Case Reports in Infectious Diseases

Case Reports in Infectious Diseases / 2019 / Article

Case Report | Open Access

Volume 2019 |Article ID 4603130 |

Federico Meconi, Giulia Ciangola, Benedetta Mariotti, Raffaella Cerretti, Laura Cudillo, William Arcese, Alessandra Picardi, "Cerebellar Neurocysticercosis as Long-Term Complication of Allogeneic Haematopoietic Stem Cell Transplantation from Haploidentical Donor", Case Reports in Infectious Diseases, vol. 2019, Article ID 4603130, 4 pages, 2019.

Cerebellar Neurocysticercosis as Long-Term Complication of Allogeneic Haematopoietic Stem Cell Transplantation from Haploidentical Donor

Academic Editor: Peter Olumese
Received25 Jan 2019
Revised09 Jul 2019
Accepted06 Sep 2019
Published19 Sep 2019


Neurocysticercosis, an infection of the central nervous system with the larval stage of the cestode Taenia solium, is uncommon in developed countries. We report a case of allogeneic haematopoietic stem cell transplantation from a haploidentical donor complicated, in the long term, by T. solium infection of the central nervous system and successfully treated with empiric antiparasitic therapy with albendazole plus dexamethasone. Revised diagnostic criteria proposed by Del Brutto et al. were used for the definitive diagnosis of cerebellar neurocysticercosis.

1. Introduction

Cysticercosis is the most common parasitic disease of the central nervous system (CNS) in humans [1], caused by infection of Taenia solium, the larval stage of the tapeworm found in pigs. Human cysticercosis results from fecal-oral contamination with Taenia solium eggs from a human tapeworm carrier. People living in rural setting are at increased risk for exposure. Clinical manifestations are nonspecific and depend on locations, number, size of cysts, and host immune response to the cysticerci. In the CNS, it frequently involves the cerebral hemispheres and cortex and rarely involves ventricles and basal cisterns, subarachnoid space, and spine [2]. When the cysts coalesce to form a tree-like pattern it is known as racemose neurocysticercosis (NCC). Diagnosis of NCC is often difficult due to dangerous brain localization and lack of laboratory specific tests. Revised diagnostic criteria, proposed by Del Brutto et al. [3], as reported in Table 1, may be useful for the definitive diagnosis of NCC.

Categories of criteriaCriteria

Absolute(i) Histological demonstration of the parasite from biopsy of a brain or spinal cord lesion
(ii) Visualization of subretinal cysticercus
(iii) Conclusive demonstration of a scolex within a cystic lesion on neuroimaging studies

NeuroimagingMajor neuroimaging criteria
(i) Cystic lesions without a discernible scolex
(ii) Enhancing lesionsa
(iii) Multilobulated cystic lesions in the subarachnoid space
(iv) Typical parenchymal brain calcificationsa
Confirmative neuroimaging criteria
(i) Resolution of cystic lesions after cysticidal drug therapy
(ii) Spontaneous resolution of single small enhancing lesionsb
(iii) Migration of ventricular cysts documented on sequential neuroimaging studiesa
Minor neuroimaging criteria
(i) Obstructive hydrocephalus (symmetric or asymmetric) or abnormal enhancement of basal leptomeninges

Clinical/exposureMajor clinical/exposure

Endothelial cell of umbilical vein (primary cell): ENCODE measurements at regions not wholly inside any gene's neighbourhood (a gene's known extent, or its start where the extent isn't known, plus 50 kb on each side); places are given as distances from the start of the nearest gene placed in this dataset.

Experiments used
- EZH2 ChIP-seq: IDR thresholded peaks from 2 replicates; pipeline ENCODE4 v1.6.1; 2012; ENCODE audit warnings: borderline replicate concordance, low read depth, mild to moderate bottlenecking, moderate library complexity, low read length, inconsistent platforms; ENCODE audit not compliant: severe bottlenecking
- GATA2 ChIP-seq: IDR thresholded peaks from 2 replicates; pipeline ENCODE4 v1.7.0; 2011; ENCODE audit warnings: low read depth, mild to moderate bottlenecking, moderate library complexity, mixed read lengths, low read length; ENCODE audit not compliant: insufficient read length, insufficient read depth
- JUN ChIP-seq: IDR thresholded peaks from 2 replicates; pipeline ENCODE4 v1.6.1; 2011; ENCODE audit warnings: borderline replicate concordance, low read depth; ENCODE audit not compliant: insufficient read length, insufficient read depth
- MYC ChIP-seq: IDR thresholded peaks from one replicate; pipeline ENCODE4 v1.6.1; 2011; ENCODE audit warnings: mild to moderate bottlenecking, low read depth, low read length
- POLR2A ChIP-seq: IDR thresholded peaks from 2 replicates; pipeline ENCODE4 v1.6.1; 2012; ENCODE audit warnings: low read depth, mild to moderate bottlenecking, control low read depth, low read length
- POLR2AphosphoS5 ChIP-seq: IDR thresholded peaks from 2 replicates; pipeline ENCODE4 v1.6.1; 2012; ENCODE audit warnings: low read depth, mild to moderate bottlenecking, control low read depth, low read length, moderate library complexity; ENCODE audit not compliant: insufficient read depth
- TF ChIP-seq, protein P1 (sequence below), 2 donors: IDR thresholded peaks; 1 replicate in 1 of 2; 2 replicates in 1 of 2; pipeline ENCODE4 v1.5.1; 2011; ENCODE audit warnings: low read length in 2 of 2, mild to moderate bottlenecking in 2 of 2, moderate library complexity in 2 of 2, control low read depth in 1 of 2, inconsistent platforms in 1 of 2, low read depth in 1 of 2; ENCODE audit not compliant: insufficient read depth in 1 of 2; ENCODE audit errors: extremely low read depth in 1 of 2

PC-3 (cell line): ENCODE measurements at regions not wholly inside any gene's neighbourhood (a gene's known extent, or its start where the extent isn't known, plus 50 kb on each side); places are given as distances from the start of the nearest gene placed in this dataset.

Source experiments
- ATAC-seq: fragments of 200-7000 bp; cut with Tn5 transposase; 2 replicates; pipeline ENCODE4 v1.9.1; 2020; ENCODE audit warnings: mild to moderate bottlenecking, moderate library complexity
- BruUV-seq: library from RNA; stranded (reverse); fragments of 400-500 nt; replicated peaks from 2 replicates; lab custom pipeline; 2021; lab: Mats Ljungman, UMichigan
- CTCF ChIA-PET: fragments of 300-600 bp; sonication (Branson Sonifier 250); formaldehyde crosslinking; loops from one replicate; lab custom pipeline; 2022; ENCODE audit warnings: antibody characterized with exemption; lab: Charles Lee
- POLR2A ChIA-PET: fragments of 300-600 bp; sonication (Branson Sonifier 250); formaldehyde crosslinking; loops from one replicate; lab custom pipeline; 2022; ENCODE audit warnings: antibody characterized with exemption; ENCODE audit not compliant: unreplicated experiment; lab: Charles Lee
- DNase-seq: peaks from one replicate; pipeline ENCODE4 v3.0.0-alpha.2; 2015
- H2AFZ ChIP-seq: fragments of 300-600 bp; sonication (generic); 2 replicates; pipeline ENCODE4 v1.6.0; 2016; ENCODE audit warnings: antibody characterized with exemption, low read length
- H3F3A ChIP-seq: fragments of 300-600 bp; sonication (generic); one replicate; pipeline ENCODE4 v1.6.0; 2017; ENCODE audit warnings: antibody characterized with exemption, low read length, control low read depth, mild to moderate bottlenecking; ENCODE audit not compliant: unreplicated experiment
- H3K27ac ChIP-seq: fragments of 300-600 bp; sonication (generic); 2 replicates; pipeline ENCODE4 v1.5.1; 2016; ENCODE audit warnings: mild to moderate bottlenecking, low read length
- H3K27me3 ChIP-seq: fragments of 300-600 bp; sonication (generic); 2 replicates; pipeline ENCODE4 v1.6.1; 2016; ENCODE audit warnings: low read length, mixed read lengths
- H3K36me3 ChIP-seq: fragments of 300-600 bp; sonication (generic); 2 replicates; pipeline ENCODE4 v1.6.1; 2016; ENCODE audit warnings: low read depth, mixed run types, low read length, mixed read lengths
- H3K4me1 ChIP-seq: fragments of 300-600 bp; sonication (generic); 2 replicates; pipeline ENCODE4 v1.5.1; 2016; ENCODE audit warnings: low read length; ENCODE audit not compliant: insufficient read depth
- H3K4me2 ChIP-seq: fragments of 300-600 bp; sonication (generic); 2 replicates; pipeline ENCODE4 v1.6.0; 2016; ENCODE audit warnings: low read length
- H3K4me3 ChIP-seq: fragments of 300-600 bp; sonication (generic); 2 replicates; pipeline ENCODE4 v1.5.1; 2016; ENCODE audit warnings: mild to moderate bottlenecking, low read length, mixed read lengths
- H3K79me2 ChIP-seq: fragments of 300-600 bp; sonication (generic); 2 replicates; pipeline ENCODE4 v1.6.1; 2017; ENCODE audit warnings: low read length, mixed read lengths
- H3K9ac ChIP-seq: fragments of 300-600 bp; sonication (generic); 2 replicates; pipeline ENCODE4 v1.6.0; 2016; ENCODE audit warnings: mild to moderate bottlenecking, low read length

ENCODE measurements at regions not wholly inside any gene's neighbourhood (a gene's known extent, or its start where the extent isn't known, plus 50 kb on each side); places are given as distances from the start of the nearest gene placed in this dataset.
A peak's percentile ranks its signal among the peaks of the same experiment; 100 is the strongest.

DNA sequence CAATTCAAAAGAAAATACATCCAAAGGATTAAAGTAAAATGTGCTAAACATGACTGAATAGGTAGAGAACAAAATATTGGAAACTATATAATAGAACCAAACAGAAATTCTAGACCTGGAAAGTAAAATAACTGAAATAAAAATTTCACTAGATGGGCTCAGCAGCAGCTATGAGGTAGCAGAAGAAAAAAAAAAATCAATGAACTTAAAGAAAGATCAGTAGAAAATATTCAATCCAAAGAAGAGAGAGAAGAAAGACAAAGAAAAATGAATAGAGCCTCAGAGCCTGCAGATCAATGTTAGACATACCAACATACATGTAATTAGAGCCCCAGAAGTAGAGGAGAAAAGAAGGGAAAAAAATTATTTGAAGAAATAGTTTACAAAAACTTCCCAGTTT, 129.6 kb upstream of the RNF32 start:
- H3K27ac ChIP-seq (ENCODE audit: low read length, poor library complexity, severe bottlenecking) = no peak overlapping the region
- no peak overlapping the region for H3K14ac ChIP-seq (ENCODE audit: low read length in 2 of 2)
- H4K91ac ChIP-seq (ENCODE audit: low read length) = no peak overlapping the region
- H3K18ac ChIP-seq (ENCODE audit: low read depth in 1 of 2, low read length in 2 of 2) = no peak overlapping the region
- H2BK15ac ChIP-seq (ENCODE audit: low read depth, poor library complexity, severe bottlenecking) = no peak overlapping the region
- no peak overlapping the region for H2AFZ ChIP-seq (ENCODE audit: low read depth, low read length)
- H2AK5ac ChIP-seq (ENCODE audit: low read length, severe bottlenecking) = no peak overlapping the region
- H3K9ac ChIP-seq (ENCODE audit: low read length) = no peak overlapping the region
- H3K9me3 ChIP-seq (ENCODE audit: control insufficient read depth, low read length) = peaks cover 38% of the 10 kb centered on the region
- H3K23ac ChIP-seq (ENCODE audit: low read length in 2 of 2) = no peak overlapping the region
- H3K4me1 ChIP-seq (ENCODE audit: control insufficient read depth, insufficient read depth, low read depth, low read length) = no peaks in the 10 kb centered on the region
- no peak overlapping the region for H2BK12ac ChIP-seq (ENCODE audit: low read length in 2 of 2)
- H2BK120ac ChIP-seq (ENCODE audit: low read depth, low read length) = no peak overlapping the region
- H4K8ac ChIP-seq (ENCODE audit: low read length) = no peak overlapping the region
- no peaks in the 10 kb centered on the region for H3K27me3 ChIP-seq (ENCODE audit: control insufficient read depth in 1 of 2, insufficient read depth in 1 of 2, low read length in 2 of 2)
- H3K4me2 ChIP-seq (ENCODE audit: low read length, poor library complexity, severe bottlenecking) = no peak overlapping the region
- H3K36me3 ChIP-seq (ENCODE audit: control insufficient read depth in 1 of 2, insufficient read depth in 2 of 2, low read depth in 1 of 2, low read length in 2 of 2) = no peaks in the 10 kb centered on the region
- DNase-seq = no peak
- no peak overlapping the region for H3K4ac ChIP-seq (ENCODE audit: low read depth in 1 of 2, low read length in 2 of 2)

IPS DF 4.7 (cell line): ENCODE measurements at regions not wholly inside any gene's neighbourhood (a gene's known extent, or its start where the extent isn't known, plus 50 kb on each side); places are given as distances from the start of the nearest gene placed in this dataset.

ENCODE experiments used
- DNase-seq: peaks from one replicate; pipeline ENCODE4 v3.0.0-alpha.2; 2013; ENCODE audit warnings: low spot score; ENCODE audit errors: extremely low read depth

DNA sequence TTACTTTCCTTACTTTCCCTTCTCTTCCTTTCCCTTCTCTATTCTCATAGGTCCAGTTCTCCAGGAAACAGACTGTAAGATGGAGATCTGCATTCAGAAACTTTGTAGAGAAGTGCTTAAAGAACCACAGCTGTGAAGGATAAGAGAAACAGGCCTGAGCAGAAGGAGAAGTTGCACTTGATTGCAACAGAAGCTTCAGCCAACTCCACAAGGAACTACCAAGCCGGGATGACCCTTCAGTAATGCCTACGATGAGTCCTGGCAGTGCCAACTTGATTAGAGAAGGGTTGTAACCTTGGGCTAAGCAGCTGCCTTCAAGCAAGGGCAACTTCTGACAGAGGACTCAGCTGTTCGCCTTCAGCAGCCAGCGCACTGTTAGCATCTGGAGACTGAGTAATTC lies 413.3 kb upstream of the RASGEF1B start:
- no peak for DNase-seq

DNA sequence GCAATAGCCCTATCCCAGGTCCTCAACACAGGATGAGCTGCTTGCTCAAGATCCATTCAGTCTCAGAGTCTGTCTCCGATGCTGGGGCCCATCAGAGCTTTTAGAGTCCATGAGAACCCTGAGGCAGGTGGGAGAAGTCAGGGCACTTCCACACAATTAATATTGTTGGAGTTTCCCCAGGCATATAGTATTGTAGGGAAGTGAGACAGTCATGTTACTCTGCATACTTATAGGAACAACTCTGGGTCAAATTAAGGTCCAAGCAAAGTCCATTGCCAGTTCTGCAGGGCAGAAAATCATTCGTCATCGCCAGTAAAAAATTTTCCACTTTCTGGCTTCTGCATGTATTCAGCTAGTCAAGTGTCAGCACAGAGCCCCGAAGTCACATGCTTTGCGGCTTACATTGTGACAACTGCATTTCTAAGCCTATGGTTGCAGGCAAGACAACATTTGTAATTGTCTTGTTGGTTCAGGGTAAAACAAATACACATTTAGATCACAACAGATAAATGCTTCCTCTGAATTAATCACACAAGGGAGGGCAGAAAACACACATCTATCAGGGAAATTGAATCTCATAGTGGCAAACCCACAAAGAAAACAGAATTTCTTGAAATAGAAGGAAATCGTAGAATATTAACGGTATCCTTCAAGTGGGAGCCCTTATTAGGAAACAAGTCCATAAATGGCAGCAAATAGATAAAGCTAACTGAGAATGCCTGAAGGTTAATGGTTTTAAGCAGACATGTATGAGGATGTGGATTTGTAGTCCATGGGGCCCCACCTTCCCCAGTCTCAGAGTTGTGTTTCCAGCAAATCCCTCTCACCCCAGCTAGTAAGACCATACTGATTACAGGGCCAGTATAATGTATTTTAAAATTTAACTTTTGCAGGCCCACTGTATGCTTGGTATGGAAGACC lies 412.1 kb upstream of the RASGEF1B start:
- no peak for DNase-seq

(i) Detection of specific anticysticercal antibodies or cysticercal antigens by well-standardized immunodiagnostic testsa
(ii) Cysticercosis outside the central nervous systema
(iii) Evidence of a household contact with T. solium infection
Minor clinical/exposure
(i) Clinical manifestations suggestive of neurocysticercosisa
(ii) Individuals coming from or living in an area where cysticercosis is endemica
Definitive diagnosis
(i) One absolute criterion
(ii) Two major neuroimaging criteria plus any clinical/exposure criteria
(iii) One major and one confirmative neuroimaging criteria plus any clinical/exposure criteria
(iv) One major neuroimaging criteria plus two clinical/exposure criteria (including at least one major clinical/exposure criterion) together with the exclusion of other pathologies producing similar neuroimaging findings
Probable diagnosis
(i) One major neuroimaging criteria plus any two clinical/exposure criteria
(ii) One minor neuroimaging criteria plus at least one major clinical/exposure criteria

aOperational definitions. Cystic lesions: rounded, well-defined lesions with liquid contents of signal similar to that of the CSF on CT or MRI; enhancing lesions: single or multiple, ring- or nodular-enhancing lesions of 10–20 mm in diameter, with or without surrounding edema, but not displacing midline structures; typical parenchymal brain calcifications: single or multiple, solid, and most usually <10 mm in diameter; migration of the ventricular cyst: demonstration of a different location of ventricular cystic lesions on sequential CTs or MRIs; well-standardized immunodiagnostic tests: so far, antibody detection by the enzyme-linked immunoelectrotransfer blot assay using lentil lectin-purified T. solium antigens, and detection of cysticercal antigens by monoclonal antibody-based ELISA; cysticercosis outside the central nervous system: demonstration of cysticerci from biopsy of subcutaneous nodules, X-ray films, or CT showing cigar-shaped calcifications in soft tissues, or visualization of the parasite in the anterior chamber of the eye; suggestive clinical manifestations: mainly seizures (often starting in individuals aged 20–49 years; the diagnosis of seizures in this context is not excluded if patients are outside of the typical age range), but other manifestations include chronic headaches, focal neurologic deficits, intracranial hypertension, and cognitive decline; cysticercosis-endemic area: a place where active transmission is documented. bThe use of corticosteroids makes this criterion invalid.

Here in, we report a case of a cerebellar racemose NCC as a long-term complication of allogeneic haematopoietic stem cell transplantation (HSCT) from a haploidentical donor.

2. Case Presentation